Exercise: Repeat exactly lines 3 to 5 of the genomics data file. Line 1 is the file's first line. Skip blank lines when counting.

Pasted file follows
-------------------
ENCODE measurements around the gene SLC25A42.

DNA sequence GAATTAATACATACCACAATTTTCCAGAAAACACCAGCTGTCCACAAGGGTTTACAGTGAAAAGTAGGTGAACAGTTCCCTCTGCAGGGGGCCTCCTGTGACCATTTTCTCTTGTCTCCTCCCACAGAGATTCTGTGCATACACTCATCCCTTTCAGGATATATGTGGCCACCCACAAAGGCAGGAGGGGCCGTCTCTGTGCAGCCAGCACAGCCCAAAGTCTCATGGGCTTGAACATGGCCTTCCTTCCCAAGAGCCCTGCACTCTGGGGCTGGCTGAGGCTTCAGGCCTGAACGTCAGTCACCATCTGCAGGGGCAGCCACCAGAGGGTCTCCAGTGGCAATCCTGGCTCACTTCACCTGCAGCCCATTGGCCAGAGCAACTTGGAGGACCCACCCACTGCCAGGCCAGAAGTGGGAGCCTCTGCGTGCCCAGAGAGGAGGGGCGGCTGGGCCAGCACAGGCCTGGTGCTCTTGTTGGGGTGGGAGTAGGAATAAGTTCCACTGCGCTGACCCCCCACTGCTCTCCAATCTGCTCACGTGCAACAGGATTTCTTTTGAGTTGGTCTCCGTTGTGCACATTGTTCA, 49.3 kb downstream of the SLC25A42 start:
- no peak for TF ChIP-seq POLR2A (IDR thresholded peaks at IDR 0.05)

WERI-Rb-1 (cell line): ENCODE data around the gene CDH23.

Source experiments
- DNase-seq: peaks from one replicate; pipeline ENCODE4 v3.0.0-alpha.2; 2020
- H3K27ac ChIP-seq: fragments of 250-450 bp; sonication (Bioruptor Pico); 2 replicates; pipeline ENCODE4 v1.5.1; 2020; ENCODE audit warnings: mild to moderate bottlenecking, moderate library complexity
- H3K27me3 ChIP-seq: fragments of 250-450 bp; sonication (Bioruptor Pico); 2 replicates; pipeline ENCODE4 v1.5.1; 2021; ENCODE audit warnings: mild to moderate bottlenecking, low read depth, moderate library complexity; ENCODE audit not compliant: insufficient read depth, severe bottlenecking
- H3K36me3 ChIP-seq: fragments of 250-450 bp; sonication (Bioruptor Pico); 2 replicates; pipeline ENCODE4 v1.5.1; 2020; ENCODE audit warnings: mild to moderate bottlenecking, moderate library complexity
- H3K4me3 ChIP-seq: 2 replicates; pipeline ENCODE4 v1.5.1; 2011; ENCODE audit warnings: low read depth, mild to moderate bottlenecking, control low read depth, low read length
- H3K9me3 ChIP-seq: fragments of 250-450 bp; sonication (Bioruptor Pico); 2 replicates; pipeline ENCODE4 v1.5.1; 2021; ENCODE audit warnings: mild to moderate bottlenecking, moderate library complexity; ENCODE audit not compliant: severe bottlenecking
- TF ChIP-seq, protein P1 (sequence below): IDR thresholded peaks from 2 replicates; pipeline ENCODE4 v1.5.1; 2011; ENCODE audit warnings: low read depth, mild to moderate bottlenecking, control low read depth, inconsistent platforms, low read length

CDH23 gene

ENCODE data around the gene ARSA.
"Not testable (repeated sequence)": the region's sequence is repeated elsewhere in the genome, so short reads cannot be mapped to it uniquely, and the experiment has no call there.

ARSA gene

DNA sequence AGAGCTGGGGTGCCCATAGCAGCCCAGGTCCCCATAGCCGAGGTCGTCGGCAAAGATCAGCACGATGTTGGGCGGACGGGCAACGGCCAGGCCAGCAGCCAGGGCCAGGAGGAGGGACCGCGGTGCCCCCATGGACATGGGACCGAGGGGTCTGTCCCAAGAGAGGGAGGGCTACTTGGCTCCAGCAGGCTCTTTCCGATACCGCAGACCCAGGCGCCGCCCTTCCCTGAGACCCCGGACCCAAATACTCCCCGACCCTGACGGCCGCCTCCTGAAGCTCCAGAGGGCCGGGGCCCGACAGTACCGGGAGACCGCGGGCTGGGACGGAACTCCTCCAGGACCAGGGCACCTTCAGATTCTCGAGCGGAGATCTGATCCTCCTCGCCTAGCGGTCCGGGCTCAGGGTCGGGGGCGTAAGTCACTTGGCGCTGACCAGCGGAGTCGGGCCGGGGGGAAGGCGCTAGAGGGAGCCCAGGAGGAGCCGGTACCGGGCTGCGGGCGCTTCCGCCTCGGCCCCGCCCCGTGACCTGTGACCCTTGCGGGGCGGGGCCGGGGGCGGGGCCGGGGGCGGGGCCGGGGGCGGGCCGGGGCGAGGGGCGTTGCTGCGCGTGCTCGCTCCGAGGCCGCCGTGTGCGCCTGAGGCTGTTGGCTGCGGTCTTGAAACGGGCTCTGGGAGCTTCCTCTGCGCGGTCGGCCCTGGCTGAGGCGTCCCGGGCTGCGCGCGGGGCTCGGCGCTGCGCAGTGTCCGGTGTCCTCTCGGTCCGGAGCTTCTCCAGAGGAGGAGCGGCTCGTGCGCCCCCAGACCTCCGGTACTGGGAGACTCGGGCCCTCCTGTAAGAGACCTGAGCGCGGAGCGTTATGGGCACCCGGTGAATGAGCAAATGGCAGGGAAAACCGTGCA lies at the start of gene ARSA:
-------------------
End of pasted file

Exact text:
- no peak for TF ChIP-seq POLR2A (IDR thresholded peaks at IDR 0.05)

WERI-Rb-1 (cell line): ENCODE data around the gene CDH23.

Source experiments